Media news 2005: Broadcasters make waves
By Dan Caesar

Mike Shannon and Wayne Hagin

Cards departure from KMOX, firings, hirings and a few fighting words generated static in 2005

From Jack Buck dying in 2002, to Mike Bush leaving KSDK's sports department in 2003 after 18 years, to Ken Wilson being fired last year by the Blues after 20 years as a broadcaster, the local sportscasting business hasn't lacked annually for big stories.

There was another blockbuster in 2005, as the Cardinals pulled the plug on KMOX (1120 AM) as their radio home after 51 seasons. The move of the broadcasts to KTRS (550 AM), of which the team is buying 50 percent, and the Cardinals' control of programming decisions, will have a major impact for years.

The move was in the works for months, and as the situation dragged on there was an outpouring of opinions - the vast majority negative - from people inside and outside the radio business. Those who are in remote areas and will lose free access to the broadcasts, because KTRS' reach is much smaller than KMOX's, were outraged. So were those closer to KTRS but who are between stations on the network.

Things went so far that a rift developed among the offspring of Robert Hyland, who ran KMOX during the Cards' heyday at the station. His oldest son, Robert Hyland III, said he wanted them to leave. His younger two children disagreed loudly.

It went so far as Molly Hyland saying that Robert Hyland III, her half-brother, "has not lived in St. Louis for (nearly) 45 years and has never worked at KMOX. So, except for having our father's name, I am not sure that he was the best spokesperson for our father."

The bottom line: The Cardinals will be better off financially - at least they think so. But fewer people will hear the broadcasts.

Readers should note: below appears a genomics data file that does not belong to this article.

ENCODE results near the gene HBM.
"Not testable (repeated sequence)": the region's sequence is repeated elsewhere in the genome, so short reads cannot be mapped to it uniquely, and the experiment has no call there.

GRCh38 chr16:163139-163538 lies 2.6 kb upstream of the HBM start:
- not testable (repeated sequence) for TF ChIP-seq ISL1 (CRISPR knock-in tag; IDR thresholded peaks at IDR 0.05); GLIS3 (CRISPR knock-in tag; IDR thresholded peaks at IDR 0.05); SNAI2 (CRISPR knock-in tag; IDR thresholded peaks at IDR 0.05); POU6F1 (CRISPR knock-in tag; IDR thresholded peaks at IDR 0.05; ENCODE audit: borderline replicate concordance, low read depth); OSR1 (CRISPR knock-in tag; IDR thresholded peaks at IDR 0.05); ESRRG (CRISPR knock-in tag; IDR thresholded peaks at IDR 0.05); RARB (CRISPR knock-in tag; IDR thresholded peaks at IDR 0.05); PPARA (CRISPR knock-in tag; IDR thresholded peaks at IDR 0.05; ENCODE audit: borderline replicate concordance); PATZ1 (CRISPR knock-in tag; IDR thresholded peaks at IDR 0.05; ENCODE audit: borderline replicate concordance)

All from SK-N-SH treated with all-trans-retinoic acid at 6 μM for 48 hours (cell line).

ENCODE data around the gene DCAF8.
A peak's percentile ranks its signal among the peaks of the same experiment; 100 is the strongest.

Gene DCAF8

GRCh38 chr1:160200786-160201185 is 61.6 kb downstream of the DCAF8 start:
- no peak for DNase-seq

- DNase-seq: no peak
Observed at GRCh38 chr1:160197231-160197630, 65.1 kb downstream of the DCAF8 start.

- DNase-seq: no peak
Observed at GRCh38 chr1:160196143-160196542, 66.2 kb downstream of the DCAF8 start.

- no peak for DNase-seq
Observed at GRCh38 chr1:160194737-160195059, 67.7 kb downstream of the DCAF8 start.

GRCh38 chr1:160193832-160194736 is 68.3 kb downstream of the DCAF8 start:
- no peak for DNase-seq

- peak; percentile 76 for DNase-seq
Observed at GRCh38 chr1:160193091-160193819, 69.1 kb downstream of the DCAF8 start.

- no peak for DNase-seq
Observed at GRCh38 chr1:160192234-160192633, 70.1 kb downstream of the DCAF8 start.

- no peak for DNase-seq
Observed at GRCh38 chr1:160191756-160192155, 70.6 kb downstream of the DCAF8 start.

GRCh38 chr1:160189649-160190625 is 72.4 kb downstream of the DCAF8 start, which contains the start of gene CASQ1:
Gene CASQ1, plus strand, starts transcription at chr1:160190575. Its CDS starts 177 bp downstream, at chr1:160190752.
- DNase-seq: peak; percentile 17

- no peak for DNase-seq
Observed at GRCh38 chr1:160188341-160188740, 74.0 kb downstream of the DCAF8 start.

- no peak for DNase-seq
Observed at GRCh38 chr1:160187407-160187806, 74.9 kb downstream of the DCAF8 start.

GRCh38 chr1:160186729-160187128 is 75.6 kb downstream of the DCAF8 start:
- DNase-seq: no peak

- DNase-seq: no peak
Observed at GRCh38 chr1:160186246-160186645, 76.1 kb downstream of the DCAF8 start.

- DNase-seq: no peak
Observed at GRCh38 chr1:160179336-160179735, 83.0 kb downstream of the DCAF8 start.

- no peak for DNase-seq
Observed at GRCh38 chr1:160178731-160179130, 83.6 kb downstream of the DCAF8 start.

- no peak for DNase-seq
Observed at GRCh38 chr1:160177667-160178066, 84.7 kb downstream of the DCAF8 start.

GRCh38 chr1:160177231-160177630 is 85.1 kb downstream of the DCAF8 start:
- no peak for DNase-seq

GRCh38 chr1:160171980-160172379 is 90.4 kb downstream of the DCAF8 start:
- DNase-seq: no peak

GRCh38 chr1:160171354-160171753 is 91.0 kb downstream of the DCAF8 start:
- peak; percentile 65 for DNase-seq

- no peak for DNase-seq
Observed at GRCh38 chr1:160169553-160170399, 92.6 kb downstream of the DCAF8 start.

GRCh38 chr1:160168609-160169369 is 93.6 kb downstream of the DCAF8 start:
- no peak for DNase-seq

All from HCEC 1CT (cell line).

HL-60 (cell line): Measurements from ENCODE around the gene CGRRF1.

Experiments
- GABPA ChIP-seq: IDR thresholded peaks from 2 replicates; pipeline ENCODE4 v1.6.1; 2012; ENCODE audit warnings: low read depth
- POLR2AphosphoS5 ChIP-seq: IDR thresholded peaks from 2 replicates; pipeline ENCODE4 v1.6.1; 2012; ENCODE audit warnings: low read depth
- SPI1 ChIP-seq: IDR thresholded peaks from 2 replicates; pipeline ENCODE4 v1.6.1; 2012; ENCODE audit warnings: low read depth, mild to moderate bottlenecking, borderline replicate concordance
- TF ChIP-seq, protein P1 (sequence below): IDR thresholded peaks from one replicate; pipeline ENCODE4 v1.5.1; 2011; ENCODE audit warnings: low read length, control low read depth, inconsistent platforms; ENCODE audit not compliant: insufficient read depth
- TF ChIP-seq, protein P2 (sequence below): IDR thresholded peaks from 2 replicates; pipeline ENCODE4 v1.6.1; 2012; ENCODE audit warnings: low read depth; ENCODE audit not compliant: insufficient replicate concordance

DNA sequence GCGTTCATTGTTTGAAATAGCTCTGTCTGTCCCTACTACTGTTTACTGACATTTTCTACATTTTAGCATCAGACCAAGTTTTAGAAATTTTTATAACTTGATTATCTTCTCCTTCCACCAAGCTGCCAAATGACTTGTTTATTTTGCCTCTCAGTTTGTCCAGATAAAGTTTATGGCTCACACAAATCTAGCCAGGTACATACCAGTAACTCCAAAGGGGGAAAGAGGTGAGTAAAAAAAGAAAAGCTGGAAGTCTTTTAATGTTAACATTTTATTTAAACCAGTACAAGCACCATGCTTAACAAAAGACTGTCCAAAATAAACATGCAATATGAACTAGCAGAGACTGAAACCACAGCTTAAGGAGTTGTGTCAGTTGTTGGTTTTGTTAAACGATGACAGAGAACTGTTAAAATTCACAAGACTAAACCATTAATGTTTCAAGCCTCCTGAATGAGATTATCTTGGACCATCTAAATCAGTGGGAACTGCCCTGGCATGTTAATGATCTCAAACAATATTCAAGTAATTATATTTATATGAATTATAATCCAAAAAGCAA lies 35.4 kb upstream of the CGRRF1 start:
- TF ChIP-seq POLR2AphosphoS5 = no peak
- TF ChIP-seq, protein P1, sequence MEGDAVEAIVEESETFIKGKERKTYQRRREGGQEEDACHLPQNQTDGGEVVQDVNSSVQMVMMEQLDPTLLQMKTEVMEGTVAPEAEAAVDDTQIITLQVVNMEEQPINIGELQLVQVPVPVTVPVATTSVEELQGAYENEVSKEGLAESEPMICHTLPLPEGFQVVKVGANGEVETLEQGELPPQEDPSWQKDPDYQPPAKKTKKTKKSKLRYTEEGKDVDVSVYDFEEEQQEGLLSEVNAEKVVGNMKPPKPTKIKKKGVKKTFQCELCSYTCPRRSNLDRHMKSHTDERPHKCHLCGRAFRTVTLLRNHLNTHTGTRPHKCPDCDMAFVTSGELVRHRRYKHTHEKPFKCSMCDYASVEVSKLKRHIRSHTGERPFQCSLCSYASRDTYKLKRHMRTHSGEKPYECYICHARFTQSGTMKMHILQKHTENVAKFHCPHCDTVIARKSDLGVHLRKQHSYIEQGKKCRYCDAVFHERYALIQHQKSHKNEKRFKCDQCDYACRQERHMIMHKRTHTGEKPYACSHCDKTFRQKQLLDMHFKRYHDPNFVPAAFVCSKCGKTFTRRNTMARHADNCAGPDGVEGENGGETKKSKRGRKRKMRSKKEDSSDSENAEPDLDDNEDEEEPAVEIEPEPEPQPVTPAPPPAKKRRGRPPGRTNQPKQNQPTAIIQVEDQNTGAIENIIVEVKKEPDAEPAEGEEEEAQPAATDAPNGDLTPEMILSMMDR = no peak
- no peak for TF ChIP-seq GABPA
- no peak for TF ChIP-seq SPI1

Hagin's saga

It was a rough year for Wayne Hagin, around whom a firestorm of controversy developed in spring training when the Cardinals broadcaster said Colorado All-Star first baseman Todd Helton had been on "the juice."

It was widely assumed Hagin meant steroids, and Helton was aghast then threatened to sue. But Hagin insisted he was referring to creatine, a legal supplement.

"It was taken totally out of context," he said at the time. "Put yourself in my shoes. This was the most shocking thing in my life."

But unfortunately for him, he got a bigger shock shortly before Thanksgiving. The Cardinals unceremoniously fired him after three seasons in the unenviable role of the first full-time successor to Jack Buck. Although Hagin had done everything asked of him - and more - the Cards said John Rooney is a better announcer. So Rooney was hired after having contract problems in Chicago, where he had broadcast the White Sox for 18 seasons.

Rooney had been the top choice of the Cards before Hagin was fired but was unavailable contractually at the time.

Upheaval at KTRS

Shortly before Christmas, KTRS fired most of the on-air staff as it plans to become "more edgy" when its new lineup is put in place Jan. 9. Included in the cuts were two longtime St. Louis sports radio veterans, Jim Holder and Randy Karraker. Retained was the bombastic John Hadley, and hired was Tim Montemayor, who had been working as a stir-it-up sports talker in Sacramento, Calif.

Hadley, meanwhile, created a buzz in June when he also took a job with the Rams to provide statistical analysis to the coaches, help the club with Internet research and defend head coach Mike Martz. That created a conflict of interest for KTRS, allowing a person deeply involved with the club to also serve as a sportscaster.

"It's not a perfect situation by any means," he said then.

Radio wars

The sports-talk radio business rarely lacks for sparks and personnel moves, and that was the case again this year.

In February, Tim McKernan left his slot as the No. 3 person in the sports department at KMOV (Channel 4) to focus on the raucous morning drive-time show at KFNS 590 AM, 100.7 FM, where he had been moonlighting. He saw little chance for advancement at KMOV, where those ahead of him are entrenched.